Joanne HartWhile compiling part of our family history for a project, I had to write about my paternal grandmother, Joan Wilson. Those few paragraphs suddenly made me realise the huge role she’d played in my life. Besides granting me the genetic gifts of her London sense of humour and an incredible capacity for coping, she laid down deep tracks in my personality without me even noticing.
And there’s the nub of it – through the simple mediums of play, make-believe, rhyme and song, Grans, as we called her, laid the foundations of who I was going to be.
Living in Green Point when I was four, the Cape winters would pull in off the Atlantic and keep us pretty much indoors. No problem for a woman who had been raised in rainy London. While Grans cooked, mended and ran a guesthouse, she involved me in everything. I made my first (much pummeled and slightly grey) sausage roll that winter, I got a chance to use the iron under strict supervision, and I was always put on guard to check whether the Yorkshire pudding was rising.
But besides domestic chores, Grans would lay down a square of tissue paper and, starting at one corner, have me scrunch it up with my toes. Then she would have me balance books on my head and reward me with a biscuit if I could walk the entire length of the hall. Who knew that I was learning correct posture, co-ordination and balance?
Ma’am, it’s time to retire to bed
On other days we’d pretend we were the Royal family and she’d teach me how to walk, curtsey, how to enter and leave a room, how to address the Queen and various dignitaries. Sometimes we’d pretend that we were having the Royals to dinner and Grans would show me how to lay the table, how to serve and remove, how to pour, and how to use the bewildering array of cutlery. It was immense fun being addressed as ‘Your Highness’ while being taught to move your soup spoon outwards, and not slurp!
It was from Grans that I first learnt how to rhyme, and the ability to hold a tune. It happened by accident while lustily singing: “My Old Man’s a Dustman”. She also got my mind around complex memorisation by having me recite the entire Lord’s Prayer every night. I was prone to nodding off halfway through, and Gran’s solution was brilliant – she’d have us SHOUT it joyfully. I remember meeting our neighbor at the gate one morning, she smiled at me and said: “I heard you saying your prayers last night.”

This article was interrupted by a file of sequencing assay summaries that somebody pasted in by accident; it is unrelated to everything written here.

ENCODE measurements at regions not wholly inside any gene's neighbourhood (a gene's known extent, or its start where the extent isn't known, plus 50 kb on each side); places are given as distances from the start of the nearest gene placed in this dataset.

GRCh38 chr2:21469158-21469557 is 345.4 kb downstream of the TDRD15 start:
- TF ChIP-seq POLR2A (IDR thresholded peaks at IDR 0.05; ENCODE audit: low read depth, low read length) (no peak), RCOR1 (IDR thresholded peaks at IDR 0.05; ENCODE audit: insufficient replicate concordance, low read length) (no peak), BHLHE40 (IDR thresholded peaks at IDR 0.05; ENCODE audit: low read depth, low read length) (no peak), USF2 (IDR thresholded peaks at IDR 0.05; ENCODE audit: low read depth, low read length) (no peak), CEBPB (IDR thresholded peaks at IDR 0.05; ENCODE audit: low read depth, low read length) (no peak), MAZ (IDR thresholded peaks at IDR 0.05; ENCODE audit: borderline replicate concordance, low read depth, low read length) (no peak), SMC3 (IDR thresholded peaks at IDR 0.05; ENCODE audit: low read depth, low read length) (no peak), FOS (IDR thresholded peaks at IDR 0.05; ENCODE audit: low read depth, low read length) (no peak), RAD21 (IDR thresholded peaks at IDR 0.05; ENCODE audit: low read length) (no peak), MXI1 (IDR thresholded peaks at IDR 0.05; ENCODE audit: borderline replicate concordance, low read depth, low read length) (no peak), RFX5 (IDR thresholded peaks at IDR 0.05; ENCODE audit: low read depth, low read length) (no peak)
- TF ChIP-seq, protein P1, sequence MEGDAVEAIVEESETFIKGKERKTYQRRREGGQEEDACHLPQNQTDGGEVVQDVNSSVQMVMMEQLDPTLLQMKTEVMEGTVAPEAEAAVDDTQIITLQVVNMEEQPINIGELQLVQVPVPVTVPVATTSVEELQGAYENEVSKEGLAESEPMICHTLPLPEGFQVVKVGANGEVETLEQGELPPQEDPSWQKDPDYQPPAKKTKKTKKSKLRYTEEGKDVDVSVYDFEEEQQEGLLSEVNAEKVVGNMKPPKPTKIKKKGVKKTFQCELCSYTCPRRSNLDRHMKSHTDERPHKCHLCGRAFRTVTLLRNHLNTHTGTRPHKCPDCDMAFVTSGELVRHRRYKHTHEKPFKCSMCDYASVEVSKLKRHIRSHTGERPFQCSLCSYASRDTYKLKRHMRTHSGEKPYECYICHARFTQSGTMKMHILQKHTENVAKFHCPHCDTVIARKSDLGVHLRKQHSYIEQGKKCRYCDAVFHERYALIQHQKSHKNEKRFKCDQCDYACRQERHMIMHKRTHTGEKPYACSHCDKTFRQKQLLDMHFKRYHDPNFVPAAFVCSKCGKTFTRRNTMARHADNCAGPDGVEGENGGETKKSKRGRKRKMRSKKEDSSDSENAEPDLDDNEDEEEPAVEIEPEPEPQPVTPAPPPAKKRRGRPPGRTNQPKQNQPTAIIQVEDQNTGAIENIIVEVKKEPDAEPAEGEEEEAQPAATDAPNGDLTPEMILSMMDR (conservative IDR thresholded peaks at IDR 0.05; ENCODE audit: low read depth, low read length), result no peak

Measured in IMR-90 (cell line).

Even the hard lessons were swift and smart. I was a very picky eater, fiddling with my food – building mashed potato sculptures and pea pyramids, and generally taking two hours to eat just a forkful. Grans cajoled and threatened, but I turned every meal into a marathon.
Until the fateful lunch time.
I’d been picking at one sautéed potato for an hour, waiting for someone to say something. Grans came into the dining room and asked: “Have you had enough?”
Hmmmm – this was new approach – no begging me to eat?
“Are you sure?”
And, miracle, she removed my plate! I went off to play feeling sort of triumphant. I had my bath at five and, now actually hungry, presented my pyjama-ed self in the kitchen for supper. Grans looked up from whatever she was doing, smiled sweetly and said: “Oh no, AJ, there’s no supper tonight, love.”
I remember pleading, and rolling my unbelieving eyes as I lay on the hall carpet chanting mournfully: “But I’m SO hungry”.
The only person who appeared to give a damn was my black cat. Grans was made of cheerful stone.
I was given a cup of cocoa, my teeth brushed and sent sobbing to my bed. Not an angry word, just implacable cheerfulness. Needless to say my weird eating pantomimes were over. Forever.
And it doesn’t stop there. I went on to raise a daughter, and now I see how much of Grans emerged in me. We lived in Gauteng and my little girl was terrified of thunder. I remember the two of us kneeling at the lounge window waiting for each loud roll, and then shouting: “HELLO THUNDER!”
Today she’ll tell you that she loves thunderstorms, and the solution was pure Grans.
(Joanne Hart, Health24, August 2009)